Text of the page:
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An illustration of Lhasa de Sela and the guest artists

Martin Aston talks to Mira Tindle, Mélissa Laveaux and Andrew Barr about remembering an artist who pushed the expectations of her music.

‘Lhasa was a bruja – a witch. A real one. Maybe even the kind that never even trained.’

Mélissa Laveaux’s evocative description of Lhasa de Sela nails the essence of the late Mexican-American singer-songwriter, whose elemental and passionate music is celebrated at the Barbican with a special tribute.

The show was first staged at 2018’s PEOPLE festival in Berlin, performed by friends and collaborators who were as transfixed by Lhasa as the worldwide audiences that flocked to see her. At the Barbican, a stellar line-up of Mira Tindle, Mélissa Laveaux, Leslie Feist, Bryce Dessner, Andrew Barr, Clarice Jensen, Dustin O'Halloran, Emma Broughton, Joel Shearer and Todd Dahlhoff will interpret songs from her three albums, La Llorona (1997), The Living Road (2003) and Lhasa (2009), the last released less than a year before she died from breast cancer, at the age of 37.

Mostly known by her first name, Lhasa was a particular talent, a caster of spells with a gorgeously sultry, haunting voice and intimate declarations of love, loss and mystery. She sung in English, Spanish and French over a blend of South and North American folk and country (especially Mexican ranchera) with traces of gospel, chanson, Middle Eastern, Romany, klezmer and AOR, Lhasa tapped a wide range of emotion, from anguish and vulnerability to hope and pride. For Mina Tindle, the French folk and new wave singer-songwriter and multi-instrumentalist who conceived this tribute, Lhasa was a great inspiration as well as a source of comfort.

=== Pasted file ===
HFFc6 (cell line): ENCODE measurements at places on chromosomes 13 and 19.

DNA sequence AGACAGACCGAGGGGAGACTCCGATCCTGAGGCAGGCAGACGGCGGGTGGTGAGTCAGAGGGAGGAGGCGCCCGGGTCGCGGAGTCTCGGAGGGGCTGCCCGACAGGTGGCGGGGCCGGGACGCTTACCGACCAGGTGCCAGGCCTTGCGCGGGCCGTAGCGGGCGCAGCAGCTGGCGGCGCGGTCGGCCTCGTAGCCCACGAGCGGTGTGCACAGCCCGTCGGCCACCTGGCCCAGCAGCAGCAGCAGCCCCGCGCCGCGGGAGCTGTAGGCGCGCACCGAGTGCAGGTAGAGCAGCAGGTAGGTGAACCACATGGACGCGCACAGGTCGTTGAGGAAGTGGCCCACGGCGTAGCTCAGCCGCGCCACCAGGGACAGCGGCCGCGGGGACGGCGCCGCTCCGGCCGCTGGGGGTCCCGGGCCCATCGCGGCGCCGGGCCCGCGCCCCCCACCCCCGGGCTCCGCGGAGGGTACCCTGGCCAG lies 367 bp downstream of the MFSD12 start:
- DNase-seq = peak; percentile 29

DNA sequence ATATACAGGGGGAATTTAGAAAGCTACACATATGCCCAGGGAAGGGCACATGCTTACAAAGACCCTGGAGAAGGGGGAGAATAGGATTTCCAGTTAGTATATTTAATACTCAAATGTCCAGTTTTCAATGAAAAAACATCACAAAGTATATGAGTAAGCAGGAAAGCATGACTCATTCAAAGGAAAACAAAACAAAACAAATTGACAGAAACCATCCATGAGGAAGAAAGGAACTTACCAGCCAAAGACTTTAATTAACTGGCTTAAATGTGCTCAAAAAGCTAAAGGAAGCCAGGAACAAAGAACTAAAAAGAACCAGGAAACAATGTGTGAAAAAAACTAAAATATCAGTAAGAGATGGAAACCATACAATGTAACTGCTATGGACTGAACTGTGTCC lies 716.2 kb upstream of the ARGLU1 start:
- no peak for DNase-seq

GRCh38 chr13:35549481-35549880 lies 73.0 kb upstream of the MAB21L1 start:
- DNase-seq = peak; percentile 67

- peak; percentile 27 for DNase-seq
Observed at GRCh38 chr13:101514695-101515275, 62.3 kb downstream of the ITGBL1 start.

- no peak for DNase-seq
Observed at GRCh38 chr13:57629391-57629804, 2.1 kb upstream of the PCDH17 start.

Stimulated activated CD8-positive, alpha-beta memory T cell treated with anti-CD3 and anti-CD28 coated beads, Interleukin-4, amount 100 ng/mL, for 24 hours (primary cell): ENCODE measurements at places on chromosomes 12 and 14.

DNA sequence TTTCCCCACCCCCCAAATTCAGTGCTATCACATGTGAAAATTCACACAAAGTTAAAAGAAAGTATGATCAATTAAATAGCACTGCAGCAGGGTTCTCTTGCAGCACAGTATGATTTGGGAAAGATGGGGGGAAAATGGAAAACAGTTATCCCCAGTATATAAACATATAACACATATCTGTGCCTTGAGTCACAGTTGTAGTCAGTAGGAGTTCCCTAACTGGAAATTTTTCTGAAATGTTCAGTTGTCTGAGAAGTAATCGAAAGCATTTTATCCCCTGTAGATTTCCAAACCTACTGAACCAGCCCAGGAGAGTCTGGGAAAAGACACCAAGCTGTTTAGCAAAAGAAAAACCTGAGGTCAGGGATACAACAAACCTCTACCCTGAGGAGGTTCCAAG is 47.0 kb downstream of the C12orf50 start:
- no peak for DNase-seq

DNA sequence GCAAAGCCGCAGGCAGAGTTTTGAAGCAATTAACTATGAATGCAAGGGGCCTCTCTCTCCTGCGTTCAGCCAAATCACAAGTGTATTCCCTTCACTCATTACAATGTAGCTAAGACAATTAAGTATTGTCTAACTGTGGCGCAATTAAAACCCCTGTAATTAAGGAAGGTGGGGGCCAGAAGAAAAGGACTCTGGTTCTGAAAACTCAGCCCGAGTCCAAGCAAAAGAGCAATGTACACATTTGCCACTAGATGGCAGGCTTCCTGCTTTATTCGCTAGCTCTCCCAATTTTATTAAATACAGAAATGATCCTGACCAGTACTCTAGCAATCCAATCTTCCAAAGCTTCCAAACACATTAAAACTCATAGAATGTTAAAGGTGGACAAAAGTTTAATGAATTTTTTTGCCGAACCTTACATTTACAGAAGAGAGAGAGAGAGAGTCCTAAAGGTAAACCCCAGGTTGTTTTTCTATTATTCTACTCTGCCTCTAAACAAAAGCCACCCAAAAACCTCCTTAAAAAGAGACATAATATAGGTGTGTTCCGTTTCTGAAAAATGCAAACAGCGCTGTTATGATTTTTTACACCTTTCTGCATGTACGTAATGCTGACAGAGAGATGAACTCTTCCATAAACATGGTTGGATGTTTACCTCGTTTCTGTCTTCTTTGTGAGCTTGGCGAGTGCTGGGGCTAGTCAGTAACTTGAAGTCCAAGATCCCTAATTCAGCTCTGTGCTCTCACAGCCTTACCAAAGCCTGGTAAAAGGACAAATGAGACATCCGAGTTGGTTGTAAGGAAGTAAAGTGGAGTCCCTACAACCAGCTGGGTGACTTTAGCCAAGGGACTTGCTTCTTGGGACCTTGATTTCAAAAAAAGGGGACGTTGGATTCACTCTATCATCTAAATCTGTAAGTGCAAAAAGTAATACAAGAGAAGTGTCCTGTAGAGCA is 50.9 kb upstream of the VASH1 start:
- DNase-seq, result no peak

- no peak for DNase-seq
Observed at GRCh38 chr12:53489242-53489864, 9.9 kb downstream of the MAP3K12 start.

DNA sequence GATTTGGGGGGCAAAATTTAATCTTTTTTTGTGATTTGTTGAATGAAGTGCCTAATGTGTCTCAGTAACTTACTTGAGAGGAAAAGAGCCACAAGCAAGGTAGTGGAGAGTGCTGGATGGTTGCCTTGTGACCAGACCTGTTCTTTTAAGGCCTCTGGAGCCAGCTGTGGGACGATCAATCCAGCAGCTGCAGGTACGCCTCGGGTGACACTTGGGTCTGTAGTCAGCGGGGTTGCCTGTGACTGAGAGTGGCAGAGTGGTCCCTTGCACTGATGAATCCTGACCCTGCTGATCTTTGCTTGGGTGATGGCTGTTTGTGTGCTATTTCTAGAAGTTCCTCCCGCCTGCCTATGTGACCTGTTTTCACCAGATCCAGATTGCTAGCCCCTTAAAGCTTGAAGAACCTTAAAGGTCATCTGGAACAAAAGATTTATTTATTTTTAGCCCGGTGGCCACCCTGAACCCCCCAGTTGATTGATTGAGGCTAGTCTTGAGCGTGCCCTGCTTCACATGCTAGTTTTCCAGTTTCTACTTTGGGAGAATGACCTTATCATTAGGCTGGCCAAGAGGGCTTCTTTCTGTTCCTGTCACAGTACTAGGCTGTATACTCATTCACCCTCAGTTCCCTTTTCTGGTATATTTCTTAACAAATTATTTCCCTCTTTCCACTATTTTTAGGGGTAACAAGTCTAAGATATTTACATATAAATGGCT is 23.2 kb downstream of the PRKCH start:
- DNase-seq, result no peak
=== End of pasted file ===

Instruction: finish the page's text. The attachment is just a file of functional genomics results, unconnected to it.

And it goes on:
As Tindle recalls, PEOPLE had asked her to curate a one-off event for their 2018 festival. ‘My husband [Bryce Dessner] and I had had a baby, and I’d been listening to music that was suitable for a new-born, and I realised I’d played Lhasa the whole year: her voice is so warm and soothing and pure,’ she says. ‘It has the same effect on me as Nina Simone, using music as a way to speak the truth. I wanted to sing these songs with whoever also wanted to: I first asked Leslie Feist, who said yes right away. In fact, everyone I asked said yes without asking questions!’

Haitian-Canadian singer-songwriter Mélissa Laveaux was sold on Lhasa from the moment she heard La Llorona. ‘Her music was fresh, organic and melodramatic, and the lyrics were the type to make you beat your chest as you sang along to lyrics about crying, head facing the wall as a city burns down,’ she recalls. ‘Lhasa’s work taught me you don't have to sing in English to have your voice heard, that you weren’t automatically dumped in the vague and sometimes nonsensical ‘world music’ category. She also taught me that you can make your own category or box, and to push the walls to make that box bigger as you grow as an artist.’